IAP Interview: Catherine Yu, NYSCA/NYFA Artist Fellow in Playwriting/Screenwriting
“ It’s not enough to go with your gut – you have to be responding to what’s around you. That practice of listening is not just true in art but across all industries.”
Catherine Yu strongly believes in listening as a discipline. Her interest in non-profit work was inspired by her grandmother’s passion for promoting Chinese culture. We talked about the importance of collaboration, and her award-winning plays.
NYFA: Do you have any mentors or role models that inspired you to follow this career path in the arts?
CATHERINE YU: My grandmother is my role model. She was not an artist but she was artistically inclined and very passionate about culture and the arts in general. She promoted the legend of Monkey King to young children in schools, at a time when Disney was becoming a craze for kids in Taiwan. In response to Mattel’s Barbie dolls in Asia, she worked with a company to create Asian dolls dressed in traditional Chinese clothing from different periods of Chinese history. They were collectibles in Taiwan and the manufacturer made them in the image of my grandmother. She supported every artistic inclination I had. Most importantly, she was a gentle force and a kind spirit.
NYFA: How do you approach collaboration?
CY: Collaboration requires the practice of listening along with the balancing of the pursuit of truth in the work with the artistic and emotional history of your collaborators. It’s not enough to go with your gut – you have to be responding to what’s around you. That practice of listening is not just true in art but across all industries. The skill of listening is crucial to being a human in the world. We can’t help but be shaped by the world we live in and the company we keep.
NYFA: In 2016, you received a NYSCA/NYFA Artist Fellowship in Playwriting/Screenwriting. Please tell us about the work you submitted.
CY: The Sun Experiment is a play I began on a fellowship at New York Theatre Workshop. It’s set in three eras: a 21st century New England college town, 1912 Cambridge, England, and the out-of-time Illyria of Twelfth Night. The different eras revolve around each other based on Ludwig Wittgenstein’s experiment with the rotation of the sun until, in the end, they are spinning into the cosmos around Twelfth Night. Here’s an excerpt:
LUDWIG: Africa. It won’t be where the progress of science is found. We may look at the same stars at night but it won’t mean in Africa what it means in England. The context —you’ve changed it. Be aware, that’s all. I hear the sun isn’t kinder over there. It’s more of a brute. You’ll sweat a lake daily and ants will trudge in the puddle by your feet. But they say humans can get used to nearly anything and now you’ll just be a sample of the truth.
NYFA: Can you tell us a little about what you are working on right now and any future projects?
CY: I recently completed a draft of a screenplay on the philosopher Ludwig Wittgenstein. I don’t know if it will go further than that. With the help of funds from the NYSCA/NYFA Artist Fellowship, I traveled to Mexico City in November to research a new play that explores cinema and globalization. That’s all I’ll say for now. Lastly, I’m about to go to the MacDowell Colony, and while I’m there, I will be working on a museum play with 44 characters. It’s a nice incubation period of ideas.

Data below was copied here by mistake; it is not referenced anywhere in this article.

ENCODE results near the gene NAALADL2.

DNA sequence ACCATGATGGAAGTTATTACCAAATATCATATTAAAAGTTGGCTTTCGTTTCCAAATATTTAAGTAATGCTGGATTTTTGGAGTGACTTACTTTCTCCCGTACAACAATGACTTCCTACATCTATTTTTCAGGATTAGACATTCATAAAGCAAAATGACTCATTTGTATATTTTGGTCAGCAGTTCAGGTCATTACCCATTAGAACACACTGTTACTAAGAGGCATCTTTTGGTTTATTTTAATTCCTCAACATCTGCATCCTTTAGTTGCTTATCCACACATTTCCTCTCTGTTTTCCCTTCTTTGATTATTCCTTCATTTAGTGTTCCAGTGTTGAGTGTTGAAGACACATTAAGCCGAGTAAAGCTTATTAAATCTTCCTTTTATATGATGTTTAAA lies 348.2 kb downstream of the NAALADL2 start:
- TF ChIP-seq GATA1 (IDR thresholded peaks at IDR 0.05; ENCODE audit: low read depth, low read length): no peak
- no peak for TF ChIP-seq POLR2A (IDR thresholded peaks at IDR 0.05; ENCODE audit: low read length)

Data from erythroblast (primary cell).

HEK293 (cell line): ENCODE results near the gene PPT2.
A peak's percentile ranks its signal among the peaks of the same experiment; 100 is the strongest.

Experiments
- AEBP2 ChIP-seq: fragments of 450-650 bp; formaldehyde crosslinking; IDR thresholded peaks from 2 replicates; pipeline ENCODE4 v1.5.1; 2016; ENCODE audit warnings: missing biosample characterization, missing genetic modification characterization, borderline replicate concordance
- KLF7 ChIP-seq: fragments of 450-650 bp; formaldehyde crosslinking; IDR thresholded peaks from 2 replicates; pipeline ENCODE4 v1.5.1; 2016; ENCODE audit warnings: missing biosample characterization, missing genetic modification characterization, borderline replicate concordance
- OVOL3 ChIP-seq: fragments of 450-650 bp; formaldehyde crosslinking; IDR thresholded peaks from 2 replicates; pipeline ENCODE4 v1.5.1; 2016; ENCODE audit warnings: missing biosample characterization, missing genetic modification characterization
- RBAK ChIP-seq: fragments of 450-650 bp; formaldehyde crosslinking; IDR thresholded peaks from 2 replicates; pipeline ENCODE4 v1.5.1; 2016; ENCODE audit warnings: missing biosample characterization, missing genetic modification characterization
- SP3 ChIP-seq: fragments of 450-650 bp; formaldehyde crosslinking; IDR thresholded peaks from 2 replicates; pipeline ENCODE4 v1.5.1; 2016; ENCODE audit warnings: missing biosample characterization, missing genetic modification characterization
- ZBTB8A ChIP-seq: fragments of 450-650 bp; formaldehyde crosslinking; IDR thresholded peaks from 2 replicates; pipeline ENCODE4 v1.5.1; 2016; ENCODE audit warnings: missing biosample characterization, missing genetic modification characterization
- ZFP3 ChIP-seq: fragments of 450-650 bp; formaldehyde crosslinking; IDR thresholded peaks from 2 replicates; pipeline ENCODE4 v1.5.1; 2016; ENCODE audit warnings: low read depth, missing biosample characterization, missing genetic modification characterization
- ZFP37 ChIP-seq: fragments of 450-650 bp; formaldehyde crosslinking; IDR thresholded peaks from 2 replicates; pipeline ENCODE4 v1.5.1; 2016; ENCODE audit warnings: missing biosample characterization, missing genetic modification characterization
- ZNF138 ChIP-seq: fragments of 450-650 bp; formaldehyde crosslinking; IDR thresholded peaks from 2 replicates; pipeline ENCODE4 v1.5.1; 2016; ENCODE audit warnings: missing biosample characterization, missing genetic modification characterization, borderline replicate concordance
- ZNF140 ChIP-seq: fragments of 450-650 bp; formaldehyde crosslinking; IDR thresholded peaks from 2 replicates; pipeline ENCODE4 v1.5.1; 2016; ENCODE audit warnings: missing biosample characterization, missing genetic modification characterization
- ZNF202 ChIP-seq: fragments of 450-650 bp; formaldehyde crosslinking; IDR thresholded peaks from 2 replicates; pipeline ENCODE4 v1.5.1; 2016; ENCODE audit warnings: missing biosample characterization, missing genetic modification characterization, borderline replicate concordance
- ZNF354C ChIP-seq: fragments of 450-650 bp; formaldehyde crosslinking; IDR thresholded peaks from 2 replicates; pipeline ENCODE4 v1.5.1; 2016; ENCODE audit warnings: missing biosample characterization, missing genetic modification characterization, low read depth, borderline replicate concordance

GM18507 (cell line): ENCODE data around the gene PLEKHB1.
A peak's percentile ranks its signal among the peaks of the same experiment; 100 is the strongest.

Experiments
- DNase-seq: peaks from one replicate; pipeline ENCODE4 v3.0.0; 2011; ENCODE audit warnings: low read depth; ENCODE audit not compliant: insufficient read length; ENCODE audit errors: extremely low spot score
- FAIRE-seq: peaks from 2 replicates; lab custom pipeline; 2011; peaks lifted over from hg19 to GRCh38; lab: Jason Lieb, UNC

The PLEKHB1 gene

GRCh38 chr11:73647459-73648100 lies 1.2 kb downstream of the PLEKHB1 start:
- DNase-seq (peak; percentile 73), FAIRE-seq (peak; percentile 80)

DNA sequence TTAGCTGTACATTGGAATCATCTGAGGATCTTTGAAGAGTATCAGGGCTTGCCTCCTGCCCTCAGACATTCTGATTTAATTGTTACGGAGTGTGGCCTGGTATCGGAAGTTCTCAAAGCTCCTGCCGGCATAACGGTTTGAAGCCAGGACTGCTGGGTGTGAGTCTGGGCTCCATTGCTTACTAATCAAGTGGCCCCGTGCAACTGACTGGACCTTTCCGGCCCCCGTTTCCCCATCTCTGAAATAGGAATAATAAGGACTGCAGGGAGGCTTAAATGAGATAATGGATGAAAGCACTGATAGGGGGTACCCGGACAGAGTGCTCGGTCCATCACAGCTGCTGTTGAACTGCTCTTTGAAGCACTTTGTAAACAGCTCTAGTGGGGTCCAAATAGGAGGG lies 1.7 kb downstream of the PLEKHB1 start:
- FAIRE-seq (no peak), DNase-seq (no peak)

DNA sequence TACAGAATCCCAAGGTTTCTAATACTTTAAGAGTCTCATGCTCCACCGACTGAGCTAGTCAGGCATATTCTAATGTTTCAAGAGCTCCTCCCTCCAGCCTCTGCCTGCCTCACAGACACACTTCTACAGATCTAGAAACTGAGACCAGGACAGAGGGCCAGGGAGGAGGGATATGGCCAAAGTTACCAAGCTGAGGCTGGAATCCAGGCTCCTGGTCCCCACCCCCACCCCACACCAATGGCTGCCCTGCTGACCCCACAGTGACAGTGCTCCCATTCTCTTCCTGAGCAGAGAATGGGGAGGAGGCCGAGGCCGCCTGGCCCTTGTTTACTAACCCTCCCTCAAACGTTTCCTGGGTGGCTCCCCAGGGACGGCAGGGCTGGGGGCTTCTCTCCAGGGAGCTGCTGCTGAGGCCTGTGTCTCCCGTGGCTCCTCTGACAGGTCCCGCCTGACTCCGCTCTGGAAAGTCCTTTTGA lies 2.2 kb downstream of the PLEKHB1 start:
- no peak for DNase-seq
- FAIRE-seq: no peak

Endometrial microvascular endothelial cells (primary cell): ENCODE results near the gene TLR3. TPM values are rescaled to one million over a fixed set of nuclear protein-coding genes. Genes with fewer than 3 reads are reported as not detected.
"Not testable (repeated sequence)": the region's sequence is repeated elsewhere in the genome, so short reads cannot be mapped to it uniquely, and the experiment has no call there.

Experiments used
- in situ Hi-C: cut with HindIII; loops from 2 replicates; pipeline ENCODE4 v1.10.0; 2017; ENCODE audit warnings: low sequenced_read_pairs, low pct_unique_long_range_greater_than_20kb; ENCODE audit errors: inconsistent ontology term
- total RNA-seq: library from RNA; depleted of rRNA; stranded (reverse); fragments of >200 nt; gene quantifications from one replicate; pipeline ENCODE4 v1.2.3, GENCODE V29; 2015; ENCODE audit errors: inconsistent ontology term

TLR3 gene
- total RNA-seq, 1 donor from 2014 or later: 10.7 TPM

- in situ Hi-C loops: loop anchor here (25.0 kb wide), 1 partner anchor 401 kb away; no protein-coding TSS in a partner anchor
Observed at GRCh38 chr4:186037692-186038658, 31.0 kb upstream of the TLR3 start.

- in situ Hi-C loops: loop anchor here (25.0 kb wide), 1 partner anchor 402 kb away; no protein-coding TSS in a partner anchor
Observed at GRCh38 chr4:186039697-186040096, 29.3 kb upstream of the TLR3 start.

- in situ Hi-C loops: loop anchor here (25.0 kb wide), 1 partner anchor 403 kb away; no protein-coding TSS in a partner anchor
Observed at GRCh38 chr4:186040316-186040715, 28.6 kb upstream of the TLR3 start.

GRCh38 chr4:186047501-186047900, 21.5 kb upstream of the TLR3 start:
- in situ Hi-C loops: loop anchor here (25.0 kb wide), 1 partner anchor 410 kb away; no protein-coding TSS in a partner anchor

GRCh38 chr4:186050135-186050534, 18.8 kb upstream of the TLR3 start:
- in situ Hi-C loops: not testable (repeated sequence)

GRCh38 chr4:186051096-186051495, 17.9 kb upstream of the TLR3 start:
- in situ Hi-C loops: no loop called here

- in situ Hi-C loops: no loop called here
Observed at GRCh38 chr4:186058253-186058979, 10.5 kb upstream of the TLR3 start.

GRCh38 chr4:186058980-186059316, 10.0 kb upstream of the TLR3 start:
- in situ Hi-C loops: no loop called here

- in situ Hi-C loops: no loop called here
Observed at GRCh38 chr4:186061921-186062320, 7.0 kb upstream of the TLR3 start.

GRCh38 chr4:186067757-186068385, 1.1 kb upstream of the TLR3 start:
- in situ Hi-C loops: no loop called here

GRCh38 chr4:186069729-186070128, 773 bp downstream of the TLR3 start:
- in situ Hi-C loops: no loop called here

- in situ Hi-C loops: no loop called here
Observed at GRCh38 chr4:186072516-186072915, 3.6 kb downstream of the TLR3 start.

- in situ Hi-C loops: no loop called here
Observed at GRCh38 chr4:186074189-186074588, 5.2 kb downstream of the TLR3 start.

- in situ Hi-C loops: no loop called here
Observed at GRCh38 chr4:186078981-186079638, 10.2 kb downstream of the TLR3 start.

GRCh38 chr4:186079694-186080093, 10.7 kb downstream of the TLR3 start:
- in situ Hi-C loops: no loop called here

NYFA: Do you have any advice for artists that want to write plays and follow this career path?
CY: For an art form so bound to structure and plot, remember with relief that life works differently from art. Life often goes off-script. For those who feel daunted by the unknown, allow me to quote the great poet Rainer Maria Rilke: “The future enters into us in this way in order to transform itself in us long before it happens.”
Catherine Yu‘s plays include Le Jeté (Soho Rep W/D Lab 2016), Stargaze (MaYi Spring LabFest 2016), The Sun Experiment (FringeNYC 2014 Award for Excellence in Playwriting, Time Out New York’s Top Ten Music, and Nightlife Events of The Week, published by IndieTheaterNow), and The Day Is Long To End (MaYi 2015 Spring LabFest). Her short plays have been commissioned by the 52nd Street Project, UglyRhino, and Culture Project. Her short play A Sand Romance is a 2016 Heidman finalist. She has been a NYTW Emerging Artist of Color and Soho Rep Writer/Director Lab writer, a 2016 NYSCA/NYFA Artist Fellow in Playwriting/Screenwriting, and a 2017 MacDowell Colony Fellow. She is currently a member of the MaYi Writers Lab. She has been a writer’s assistant to an Oscar-nominated filmmaker, and a GED tutor for prison inmates. She holds a B.A. from Stanford University, and a M.F.A. from NYU.
This interview is part of the ConEdison Immigrant Artist Program Newsletter #90. Subscribe to this free monthly e-mail for artist’s features, opportunities, and events here.
– Interview conducted by Alicia Ehni, Editor of the IAP Newsletter and Program Associate, NYFA Learning
Image: Catherine Yu, Photo: Luke Fontana ©